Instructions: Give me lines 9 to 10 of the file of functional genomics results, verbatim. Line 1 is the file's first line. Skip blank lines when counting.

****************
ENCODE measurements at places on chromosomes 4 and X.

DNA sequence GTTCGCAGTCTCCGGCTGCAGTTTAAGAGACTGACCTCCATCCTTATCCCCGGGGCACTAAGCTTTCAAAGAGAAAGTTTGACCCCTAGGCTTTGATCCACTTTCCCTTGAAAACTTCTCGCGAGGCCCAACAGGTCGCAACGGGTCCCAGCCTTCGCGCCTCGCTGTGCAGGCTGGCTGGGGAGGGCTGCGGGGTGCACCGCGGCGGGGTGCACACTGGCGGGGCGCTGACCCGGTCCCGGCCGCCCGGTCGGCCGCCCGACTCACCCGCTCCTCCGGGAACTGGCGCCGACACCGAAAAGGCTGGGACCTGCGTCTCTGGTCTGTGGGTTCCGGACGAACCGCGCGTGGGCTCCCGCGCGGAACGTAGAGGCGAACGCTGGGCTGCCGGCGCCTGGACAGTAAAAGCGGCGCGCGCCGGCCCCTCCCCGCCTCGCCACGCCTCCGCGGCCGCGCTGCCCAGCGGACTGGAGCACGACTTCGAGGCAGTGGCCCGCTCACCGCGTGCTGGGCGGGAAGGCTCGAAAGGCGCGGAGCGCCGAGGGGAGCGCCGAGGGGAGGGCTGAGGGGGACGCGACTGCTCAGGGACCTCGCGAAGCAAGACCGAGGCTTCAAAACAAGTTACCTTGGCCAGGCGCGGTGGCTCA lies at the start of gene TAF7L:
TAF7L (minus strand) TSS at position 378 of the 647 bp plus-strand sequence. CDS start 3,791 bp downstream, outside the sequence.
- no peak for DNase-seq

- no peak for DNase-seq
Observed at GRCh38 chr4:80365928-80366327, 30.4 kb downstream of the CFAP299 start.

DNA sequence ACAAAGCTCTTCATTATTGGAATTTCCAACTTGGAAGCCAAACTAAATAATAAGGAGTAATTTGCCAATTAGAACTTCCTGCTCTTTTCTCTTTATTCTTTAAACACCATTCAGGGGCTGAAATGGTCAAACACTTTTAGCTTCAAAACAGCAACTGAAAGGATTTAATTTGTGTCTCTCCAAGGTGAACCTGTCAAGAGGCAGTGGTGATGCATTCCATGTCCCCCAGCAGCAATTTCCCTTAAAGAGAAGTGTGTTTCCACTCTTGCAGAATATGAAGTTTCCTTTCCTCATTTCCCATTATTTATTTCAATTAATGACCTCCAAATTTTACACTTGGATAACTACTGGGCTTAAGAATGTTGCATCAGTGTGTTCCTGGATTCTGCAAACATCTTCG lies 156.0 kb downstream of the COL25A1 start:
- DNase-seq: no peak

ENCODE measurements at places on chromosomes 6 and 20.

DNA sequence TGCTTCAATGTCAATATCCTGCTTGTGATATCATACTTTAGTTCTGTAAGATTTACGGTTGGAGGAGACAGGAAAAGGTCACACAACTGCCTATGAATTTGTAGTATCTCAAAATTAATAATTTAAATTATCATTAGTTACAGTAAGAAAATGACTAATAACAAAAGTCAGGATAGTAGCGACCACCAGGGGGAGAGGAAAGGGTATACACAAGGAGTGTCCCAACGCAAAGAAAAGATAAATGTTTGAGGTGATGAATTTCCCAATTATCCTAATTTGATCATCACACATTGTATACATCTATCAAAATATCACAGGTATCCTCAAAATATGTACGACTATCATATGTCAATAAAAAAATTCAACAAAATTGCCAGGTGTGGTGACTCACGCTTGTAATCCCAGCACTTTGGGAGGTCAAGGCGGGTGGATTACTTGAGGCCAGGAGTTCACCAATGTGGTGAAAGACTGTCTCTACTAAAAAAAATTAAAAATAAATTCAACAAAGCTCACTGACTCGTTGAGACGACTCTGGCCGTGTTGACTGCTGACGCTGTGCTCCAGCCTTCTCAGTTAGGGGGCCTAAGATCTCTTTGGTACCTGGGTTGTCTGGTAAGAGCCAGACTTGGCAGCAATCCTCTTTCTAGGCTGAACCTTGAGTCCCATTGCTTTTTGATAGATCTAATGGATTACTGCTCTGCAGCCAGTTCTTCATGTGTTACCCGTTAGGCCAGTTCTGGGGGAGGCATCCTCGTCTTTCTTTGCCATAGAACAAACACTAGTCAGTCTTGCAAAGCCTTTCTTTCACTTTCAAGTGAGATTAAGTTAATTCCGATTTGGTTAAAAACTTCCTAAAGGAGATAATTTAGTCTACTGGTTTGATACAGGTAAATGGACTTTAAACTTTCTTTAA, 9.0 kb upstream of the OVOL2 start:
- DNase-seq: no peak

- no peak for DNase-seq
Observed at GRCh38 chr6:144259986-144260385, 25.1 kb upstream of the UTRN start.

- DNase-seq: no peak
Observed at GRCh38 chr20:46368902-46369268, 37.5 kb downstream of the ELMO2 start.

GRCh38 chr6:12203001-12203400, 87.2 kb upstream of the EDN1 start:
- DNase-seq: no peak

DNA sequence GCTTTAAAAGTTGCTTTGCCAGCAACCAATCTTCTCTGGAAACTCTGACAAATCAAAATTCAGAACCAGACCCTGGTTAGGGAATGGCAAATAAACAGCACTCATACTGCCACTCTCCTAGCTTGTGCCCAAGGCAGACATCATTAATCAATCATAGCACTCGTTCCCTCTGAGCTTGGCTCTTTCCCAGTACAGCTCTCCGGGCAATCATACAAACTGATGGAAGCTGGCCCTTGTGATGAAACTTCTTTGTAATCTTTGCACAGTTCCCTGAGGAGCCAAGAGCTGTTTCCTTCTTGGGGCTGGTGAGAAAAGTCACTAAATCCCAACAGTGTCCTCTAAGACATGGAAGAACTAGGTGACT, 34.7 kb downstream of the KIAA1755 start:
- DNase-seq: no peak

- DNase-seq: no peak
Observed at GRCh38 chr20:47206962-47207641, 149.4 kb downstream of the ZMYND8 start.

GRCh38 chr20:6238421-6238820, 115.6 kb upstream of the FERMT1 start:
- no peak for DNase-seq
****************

ENCODE measurements at places on chromosomes 6 and 20.

DNA sequence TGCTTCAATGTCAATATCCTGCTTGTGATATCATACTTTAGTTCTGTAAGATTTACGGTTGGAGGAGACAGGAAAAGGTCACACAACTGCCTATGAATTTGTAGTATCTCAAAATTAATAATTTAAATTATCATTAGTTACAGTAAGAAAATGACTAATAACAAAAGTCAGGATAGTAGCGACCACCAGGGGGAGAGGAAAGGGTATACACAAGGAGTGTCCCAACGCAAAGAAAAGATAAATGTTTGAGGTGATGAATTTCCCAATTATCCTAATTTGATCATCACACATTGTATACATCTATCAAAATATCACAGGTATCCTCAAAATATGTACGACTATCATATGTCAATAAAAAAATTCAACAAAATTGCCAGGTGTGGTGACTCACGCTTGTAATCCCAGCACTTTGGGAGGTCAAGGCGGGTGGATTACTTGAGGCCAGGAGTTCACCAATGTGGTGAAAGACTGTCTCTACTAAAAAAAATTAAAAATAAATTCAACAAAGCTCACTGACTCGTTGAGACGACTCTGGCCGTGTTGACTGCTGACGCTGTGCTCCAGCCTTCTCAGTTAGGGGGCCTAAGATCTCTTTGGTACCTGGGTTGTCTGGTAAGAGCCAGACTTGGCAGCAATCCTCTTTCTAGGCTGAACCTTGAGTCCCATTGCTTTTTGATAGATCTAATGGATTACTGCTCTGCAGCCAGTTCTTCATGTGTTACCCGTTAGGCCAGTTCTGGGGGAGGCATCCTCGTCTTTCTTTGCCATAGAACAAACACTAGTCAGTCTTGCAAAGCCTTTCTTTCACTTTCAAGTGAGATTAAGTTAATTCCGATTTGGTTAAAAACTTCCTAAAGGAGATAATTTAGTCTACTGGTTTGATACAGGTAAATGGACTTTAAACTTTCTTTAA, 9.0 kb upstream of the OVOL2 start: